This topic is reminiscent of The Tappet Bros., Click and Clack, the entertaining radio show hosts of "Car Talk". People would call in to ask about the noise(s) coming from their cars. One brother would ask, "What kind of noise is it?" The caller would mimic all the various sounds. And the Tappet brothers would discuss the sounds with great fun, knowing precisely what each sound referred to in their diagnosis of the automobile. Their shows were always kind, helpful, knowledgeable and comedic.

Mustang fastback
Though the human body isn't a car, the vehicle metaphor is convenient way to understand its complexity. But keep in mind the body is a curious mystery, organic, highly complex and biased, practically a giant water bubble, with, at times, a "mad monkey" mind, shaped by gravitational forces and dependent upon this earth.

To know for yourself if the sounds you hear in your joints have some meaning, think of this. How does your car sound? Exciting? Or does it sound like it's going to blow a gasket? Is there hissing where water in the radiator should be? Do you hear clunk, clunk, clunk, like there's a bolt or two loose or missing? Does it sound like metal on metal? Are you waiting longer, rolling dice to hear if your engine will turn over? If so, you better get to your mechanic.

For the human body, joints might go "pop" and tendons "crack" during warmup; then will quiet down. A warmup gives your muscles time to heat up and stretch so that tendon position over the joint is optimal. The warmup improves biomechanical alignment too, keeping wear and tear of the joint and tendons in check. The synovial joint fluid is viscous. So it needs to heat up to be more responsive. Cavitation is the technical word for the "pop" sound you hear. Generally not a cause for concern. Point is, don't skip on the warmup too often.

If the joint(s) continue to snap and it hurts, and there's pain after, and you've denied it happened, and it still hurts, set yourself up for success. Check in with your orthopedic doctor. Get pointed in the right direction. If you're young or old, go right away. Most likely R.I.C.E. will be the remedy. Additional instruction on biomechanics, balancing right to left muscles, joint strengthening which is different than a muscle builder physique-technique. It's practical. You'll be good to go and happy in the long run.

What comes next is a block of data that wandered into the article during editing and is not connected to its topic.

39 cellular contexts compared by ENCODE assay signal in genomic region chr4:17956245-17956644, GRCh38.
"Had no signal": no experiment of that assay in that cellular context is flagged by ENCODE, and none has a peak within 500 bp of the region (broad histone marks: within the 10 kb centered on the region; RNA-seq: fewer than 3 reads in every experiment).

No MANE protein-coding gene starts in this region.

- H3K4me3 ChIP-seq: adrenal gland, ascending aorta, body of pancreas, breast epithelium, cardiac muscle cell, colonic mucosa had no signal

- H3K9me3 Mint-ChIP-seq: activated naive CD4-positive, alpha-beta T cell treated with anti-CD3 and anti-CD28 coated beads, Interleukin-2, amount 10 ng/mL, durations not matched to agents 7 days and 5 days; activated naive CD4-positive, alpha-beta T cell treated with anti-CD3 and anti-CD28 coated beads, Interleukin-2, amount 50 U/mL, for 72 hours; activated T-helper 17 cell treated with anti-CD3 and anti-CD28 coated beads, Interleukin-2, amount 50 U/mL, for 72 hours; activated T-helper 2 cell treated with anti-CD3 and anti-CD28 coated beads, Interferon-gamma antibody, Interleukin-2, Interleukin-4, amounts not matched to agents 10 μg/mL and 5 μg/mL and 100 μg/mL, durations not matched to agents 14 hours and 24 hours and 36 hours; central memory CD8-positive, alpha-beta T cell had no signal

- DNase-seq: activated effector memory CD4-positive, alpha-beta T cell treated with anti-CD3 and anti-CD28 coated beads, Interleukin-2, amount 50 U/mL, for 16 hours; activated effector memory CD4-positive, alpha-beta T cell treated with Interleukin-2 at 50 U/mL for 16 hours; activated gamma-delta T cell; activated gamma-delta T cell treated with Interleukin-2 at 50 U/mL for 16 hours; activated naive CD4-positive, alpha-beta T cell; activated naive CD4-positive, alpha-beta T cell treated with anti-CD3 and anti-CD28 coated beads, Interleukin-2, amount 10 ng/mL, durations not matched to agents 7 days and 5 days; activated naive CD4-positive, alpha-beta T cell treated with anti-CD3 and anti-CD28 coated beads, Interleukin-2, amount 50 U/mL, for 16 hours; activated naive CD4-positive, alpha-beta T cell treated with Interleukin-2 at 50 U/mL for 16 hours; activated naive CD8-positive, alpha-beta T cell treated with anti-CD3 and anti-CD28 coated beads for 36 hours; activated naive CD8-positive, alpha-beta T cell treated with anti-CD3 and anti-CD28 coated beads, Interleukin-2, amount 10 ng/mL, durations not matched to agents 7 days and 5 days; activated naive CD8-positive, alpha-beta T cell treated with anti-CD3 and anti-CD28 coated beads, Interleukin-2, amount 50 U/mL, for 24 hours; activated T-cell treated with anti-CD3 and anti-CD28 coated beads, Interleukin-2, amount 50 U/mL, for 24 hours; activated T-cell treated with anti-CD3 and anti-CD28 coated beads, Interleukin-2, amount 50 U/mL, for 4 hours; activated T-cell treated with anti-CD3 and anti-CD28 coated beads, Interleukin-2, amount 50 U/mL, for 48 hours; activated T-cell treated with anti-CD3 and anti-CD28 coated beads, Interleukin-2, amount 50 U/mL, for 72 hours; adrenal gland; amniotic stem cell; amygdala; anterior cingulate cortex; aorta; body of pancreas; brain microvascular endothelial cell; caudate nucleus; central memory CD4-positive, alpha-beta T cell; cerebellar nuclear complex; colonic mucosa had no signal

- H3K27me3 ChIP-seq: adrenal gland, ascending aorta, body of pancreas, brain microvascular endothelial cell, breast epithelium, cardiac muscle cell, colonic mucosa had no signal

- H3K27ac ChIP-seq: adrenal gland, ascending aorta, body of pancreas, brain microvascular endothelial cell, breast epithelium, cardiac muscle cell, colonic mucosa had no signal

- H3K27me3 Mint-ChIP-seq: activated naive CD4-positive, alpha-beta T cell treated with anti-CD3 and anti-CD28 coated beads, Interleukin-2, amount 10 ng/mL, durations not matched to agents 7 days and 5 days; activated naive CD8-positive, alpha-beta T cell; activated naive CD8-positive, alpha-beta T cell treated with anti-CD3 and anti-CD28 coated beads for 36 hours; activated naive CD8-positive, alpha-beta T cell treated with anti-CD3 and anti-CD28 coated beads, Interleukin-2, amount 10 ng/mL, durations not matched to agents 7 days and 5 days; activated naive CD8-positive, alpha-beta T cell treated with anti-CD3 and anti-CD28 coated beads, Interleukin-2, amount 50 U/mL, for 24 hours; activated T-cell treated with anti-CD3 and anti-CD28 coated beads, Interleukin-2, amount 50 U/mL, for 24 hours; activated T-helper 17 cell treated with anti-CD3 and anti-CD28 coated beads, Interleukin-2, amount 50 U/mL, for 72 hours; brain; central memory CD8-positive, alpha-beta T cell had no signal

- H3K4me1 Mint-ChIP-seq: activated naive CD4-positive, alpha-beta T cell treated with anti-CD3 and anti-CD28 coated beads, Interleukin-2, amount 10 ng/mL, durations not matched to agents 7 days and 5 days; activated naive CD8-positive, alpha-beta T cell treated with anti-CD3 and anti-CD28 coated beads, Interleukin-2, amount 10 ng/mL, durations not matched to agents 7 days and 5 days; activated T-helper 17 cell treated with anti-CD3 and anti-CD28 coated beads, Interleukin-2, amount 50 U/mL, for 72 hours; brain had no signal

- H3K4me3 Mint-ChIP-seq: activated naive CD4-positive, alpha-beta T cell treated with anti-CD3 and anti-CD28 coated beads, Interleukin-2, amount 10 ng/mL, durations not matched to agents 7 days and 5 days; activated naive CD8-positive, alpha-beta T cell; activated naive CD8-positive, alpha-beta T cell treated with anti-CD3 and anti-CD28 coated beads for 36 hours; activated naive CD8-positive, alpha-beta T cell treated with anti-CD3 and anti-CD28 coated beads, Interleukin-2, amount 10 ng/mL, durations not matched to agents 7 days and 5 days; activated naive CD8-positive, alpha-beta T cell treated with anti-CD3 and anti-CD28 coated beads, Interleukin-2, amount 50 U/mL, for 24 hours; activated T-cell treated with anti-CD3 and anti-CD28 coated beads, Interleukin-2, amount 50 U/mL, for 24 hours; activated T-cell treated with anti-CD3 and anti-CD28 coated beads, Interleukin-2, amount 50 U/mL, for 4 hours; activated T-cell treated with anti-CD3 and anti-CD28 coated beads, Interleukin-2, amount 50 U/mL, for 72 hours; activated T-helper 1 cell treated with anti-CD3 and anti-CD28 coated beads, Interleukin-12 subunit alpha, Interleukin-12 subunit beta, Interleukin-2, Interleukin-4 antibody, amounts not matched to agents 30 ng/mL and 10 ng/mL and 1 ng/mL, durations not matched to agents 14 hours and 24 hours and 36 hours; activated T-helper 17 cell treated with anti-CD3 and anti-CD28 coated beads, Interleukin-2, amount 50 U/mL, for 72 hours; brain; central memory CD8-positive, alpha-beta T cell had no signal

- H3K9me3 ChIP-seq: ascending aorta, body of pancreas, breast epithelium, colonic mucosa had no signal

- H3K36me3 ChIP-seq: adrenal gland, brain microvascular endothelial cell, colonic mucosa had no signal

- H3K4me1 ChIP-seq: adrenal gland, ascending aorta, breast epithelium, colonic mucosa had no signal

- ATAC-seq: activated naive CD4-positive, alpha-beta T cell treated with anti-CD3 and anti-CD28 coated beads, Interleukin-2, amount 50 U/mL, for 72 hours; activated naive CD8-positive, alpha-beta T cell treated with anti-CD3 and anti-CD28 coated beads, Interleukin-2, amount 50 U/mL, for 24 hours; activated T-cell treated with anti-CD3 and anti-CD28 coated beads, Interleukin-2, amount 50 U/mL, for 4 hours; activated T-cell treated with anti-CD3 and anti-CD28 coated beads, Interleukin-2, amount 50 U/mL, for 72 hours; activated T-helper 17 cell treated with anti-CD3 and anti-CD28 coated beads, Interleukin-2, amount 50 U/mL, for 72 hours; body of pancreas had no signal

If even after warmup, the joint(s) snap each time you repeat a movement, it implies a weakness surrounding the joint. This is due either to improper biomechanics and/or to a shortened, usually weakened, muscle crossing the joint complex. It's important to address that by working with a professional for a bit. Especially if you desire to reduce the wear and tear of the tendons and the joint. Point here is, keep up the frequency of a cool down and stretch after your exercise.

Clunking sounds are never good. Clunking sounds and swelling, even without pain is no good.  A clunk sound requires all of the above with a greater imperative. The clunk sound is the sound of deterioration. The articular surfaces in the joint are wearing down.  Eventually, if ignored, the cushion ceases to exist.  The joint becomes bone on bone. Once the clunking begins, hoping it would just go away is not the correct application of denial. It hasn't gone away, and it won't. Time to get real. A professional or two can give you a few scenarios of the next step in the right direction. If you listen well to their guidance, you can enjoy high level movement, exercise, sports, hopefully avoiding surgery. These days sportsmedicine brings in so much mind-body knowledge that even if surgery is required, recovery is dramatically improved. It's more expensive, requires more downtime though. However, the protocol for rehab is to get you moving again asap, with greater knowledge and balance. Point is, the mind and body can't be disconnected for too long.

Two dancers